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Earth Surface Dynamics An interactive open-access journal of the European Geosciences Union
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Volume 1, issue 1
Earth Surf. Dynam., 1, 67–78, 2013
© Author(s) 2013. This work is distributed under
the Creative Commons Attribution 3.0 License.
Earth Surf. Dynam., 1, 67–78, 2013
© Author(s) 2013. This work is distributed under
the Creative Commons Attribution 3.0 License.

Research article 11 Dec 2013

Research article | 11 Dec 2013

Controls on the magnitude-frequency scaling of an inventory of secular landslides

M. D. Hurst, M. A. Ellis, K. R. Royse, K. A. Lee, and K. Freeborough M. D. Hurst et al.
  • British Geological Survey, Keyworth, Nottingham, NG12 5GG, UK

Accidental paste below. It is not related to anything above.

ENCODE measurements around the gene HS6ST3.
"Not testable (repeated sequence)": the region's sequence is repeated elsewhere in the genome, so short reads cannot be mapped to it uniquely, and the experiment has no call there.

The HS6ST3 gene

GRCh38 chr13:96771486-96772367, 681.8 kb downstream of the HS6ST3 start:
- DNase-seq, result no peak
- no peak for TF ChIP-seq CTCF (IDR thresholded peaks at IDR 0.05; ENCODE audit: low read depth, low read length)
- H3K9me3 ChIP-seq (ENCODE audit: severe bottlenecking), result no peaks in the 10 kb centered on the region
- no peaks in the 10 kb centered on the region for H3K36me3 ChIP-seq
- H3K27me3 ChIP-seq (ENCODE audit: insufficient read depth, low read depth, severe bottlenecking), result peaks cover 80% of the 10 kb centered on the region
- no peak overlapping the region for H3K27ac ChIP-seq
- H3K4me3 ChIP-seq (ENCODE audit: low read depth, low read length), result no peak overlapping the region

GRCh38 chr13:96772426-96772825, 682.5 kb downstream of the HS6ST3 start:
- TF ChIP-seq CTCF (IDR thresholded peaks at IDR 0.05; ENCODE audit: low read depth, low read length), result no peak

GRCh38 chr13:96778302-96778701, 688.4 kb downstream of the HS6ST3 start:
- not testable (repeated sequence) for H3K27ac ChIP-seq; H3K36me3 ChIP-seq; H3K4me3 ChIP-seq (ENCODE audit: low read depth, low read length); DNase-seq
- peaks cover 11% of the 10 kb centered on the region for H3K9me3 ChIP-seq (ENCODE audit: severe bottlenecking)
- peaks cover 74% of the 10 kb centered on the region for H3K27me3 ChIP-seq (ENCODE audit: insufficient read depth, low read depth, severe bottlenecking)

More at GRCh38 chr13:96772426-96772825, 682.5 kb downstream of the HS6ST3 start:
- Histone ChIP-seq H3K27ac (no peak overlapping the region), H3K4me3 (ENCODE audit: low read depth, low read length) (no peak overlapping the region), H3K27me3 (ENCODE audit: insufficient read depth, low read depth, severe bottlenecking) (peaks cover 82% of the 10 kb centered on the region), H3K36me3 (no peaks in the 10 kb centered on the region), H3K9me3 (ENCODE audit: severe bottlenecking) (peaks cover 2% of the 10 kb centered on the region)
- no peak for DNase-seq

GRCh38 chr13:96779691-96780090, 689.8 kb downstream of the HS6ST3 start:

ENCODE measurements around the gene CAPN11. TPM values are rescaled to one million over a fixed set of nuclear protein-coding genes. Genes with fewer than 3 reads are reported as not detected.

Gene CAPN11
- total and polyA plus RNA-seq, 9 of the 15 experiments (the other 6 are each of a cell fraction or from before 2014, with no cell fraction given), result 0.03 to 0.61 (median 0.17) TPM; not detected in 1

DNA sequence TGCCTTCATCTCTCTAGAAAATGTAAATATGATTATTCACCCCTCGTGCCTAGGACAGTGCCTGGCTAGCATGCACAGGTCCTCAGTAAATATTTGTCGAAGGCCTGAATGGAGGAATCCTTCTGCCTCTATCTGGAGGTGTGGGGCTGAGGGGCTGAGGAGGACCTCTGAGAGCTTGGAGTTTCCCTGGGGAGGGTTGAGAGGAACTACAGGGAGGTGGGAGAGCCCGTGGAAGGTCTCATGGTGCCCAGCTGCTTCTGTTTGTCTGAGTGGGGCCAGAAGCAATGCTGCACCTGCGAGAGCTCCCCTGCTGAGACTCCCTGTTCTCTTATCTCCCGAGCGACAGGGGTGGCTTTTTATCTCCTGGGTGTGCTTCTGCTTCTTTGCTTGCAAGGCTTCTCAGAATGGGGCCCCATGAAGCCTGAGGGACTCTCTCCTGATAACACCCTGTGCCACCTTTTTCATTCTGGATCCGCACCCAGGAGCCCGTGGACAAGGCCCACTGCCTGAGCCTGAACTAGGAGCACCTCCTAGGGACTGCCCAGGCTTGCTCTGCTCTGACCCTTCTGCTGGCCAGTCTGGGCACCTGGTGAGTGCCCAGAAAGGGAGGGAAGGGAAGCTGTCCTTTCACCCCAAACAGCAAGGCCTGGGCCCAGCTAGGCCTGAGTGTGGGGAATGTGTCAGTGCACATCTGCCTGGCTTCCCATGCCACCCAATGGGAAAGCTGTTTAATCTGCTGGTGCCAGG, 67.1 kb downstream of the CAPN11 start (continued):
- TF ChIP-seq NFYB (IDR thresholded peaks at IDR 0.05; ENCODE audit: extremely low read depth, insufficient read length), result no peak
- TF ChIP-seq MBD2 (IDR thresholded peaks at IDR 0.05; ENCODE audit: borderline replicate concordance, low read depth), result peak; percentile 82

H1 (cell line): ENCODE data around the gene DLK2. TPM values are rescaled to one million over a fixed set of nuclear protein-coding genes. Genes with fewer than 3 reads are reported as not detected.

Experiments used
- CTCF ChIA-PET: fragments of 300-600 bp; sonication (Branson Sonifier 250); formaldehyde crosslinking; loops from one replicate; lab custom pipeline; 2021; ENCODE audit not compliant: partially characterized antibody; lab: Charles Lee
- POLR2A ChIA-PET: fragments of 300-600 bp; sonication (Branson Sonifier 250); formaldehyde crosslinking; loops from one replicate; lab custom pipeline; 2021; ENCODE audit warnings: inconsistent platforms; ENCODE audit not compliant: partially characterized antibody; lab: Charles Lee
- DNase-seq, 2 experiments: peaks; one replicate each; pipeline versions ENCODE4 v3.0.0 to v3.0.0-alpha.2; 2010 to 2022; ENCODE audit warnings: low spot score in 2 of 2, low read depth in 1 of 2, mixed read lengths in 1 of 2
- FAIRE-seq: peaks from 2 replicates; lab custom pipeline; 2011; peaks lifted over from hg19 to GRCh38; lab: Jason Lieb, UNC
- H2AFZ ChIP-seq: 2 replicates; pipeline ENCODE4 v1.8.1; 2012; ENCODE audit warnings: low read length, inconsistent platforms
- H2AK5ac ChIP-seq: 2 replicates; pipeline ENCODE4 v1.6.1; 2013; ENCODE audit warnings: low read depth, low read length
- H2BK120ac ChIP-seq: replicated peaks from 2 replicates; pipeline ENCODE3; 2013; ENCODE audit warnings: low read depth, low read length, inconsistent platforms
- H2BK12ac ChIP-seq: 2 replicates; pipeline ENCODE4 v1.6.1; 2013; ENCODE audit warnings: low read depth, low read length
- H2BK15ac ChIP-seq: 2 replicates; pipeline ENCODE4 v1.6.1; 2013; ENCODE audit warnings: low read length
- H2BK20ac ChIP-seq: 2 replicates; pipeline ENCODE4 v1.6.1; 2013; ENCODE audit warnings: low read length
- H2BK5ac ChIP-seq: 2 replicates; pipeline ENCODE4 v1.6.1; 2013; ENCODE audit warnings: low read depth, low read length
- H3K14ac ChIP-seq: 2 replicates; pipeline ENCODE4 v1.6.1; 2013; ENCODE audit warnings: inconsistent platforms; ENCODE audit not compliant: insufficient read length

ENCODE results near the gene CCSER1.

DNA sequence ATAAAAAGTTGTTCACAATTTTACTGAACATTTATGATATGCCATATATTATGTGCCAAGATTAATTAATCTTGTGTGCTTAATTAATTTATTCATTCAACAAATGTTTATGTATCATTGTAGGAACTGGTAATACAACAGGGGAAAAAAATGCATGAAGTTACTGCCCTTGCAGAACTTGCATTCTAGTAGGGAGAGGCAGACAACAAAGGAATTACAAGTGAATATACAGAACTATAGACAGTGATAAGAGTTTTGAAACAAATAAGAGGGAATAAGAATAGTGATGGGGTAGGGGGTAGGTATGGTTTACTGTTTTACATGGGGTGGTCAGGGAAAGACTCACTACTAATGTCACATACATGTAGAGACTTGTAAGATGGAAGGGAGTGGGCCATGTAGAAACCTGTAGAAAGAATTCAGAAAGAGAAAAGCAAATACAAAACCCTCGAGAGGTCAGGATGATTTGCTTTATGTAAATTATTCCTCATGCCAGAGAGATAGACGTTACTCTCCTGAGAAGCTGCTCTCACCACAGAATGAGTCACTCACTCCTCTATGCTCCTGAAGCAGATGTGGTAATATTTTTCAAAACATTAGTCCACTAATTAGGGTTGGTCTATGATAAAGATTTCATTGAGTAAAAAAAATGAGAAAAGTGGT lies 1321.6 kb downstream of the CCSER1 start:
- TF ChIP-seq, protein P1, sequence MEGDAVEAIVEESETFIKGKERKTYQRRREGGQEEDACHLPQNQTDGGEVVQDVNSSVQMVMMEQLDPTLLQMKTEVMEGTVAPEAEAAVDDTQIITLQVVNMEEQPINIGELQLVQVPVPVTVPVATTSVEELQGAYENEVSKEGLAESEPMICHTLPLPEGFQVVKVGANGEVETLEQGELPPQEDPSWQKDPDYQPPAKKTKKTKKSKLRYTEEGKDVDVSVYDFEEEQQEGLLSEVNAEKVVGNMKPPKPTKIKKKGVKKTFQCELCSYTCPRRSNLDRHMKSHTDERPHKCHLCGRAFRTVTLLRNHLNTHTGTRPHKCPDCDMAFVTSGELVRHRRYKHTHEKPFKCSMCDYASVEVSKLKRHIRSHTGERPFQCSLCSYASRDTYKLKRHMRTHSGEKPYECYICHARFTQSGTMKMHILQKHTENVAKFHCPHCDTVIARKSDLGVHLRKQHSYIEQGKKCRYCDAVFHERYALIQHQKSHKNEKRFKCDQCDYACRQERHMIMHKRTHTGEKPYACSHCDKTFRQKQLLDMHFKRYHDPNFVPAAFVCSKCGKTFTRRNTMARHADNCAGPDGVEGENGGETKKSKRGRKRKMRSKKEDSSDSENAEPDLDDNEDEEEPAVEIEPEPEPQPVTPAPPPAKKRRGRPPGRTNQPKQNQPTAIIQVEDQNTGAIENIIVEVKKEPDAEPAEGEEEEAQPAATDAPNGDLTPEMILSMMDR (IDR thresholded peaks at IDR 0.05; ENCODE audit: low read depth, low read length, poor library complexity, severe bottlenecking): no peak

Abstract. Linking landslide size and frequency is important at both human and geological timescales for quantifying both landslide hazards and the effectiveness of landslides in the removal of sediment from evolving landscapes. The statistical behaviour of the magnitude-frequency of landslide inventories is usually compiled following a particular triggering event such as an earthquake or storm, and their statistical behaviour is often characterised by a power-law relationship with a small landslide rollover. The occurrence of landslides is expected to be influenced by the material properties of rock and/or regolith in which failure occurs. Here we explore the statistical behaviour and the controls of a secular landslide inventory (SLI) (i.e. events occurring over an indefinite geological time period) consisting of mapped landslide deposits and their underlying lithology (bedrock or superficial) across the United Kingdom. The magnitude-frequency distribution of this secular inventory exhibits an inflected power-law relationship, well approximated by either an inverse gamma or double Pareto model. The scaling exponent for the power-law scaling of medium to large landslides is α = −1.71 ± 0.02. The small-event rollover occurs at a significantly higher magnitude (1.0–7.0 × 10−3 km2) than observed in single-event landslide records (~ 4 × 10−3 km2). We interpret this as evidence of landscape annealing, from which we infer that the SLI underestimates the frequency of small landslides. This is supported by a subset of data where a complete landslide inventory was recently mapped. Large landslides also appear to be under-represented relative to model predictions. There are several possible reasons for this, including an incomplete data set, an incomplete landscape (i.e. relatively steep slopes are under-represented), and/or temporal transience in landslide activity during emergence from the last glacial maximum toward a generally more stable late-Holocene state. The proposed process of landscape annealing and the possibility of a transient hillslope response have the consequence that it is not possible to use the statistical properties of the current SLI database to rigorously constrain probabilities of future landslides in the UK.

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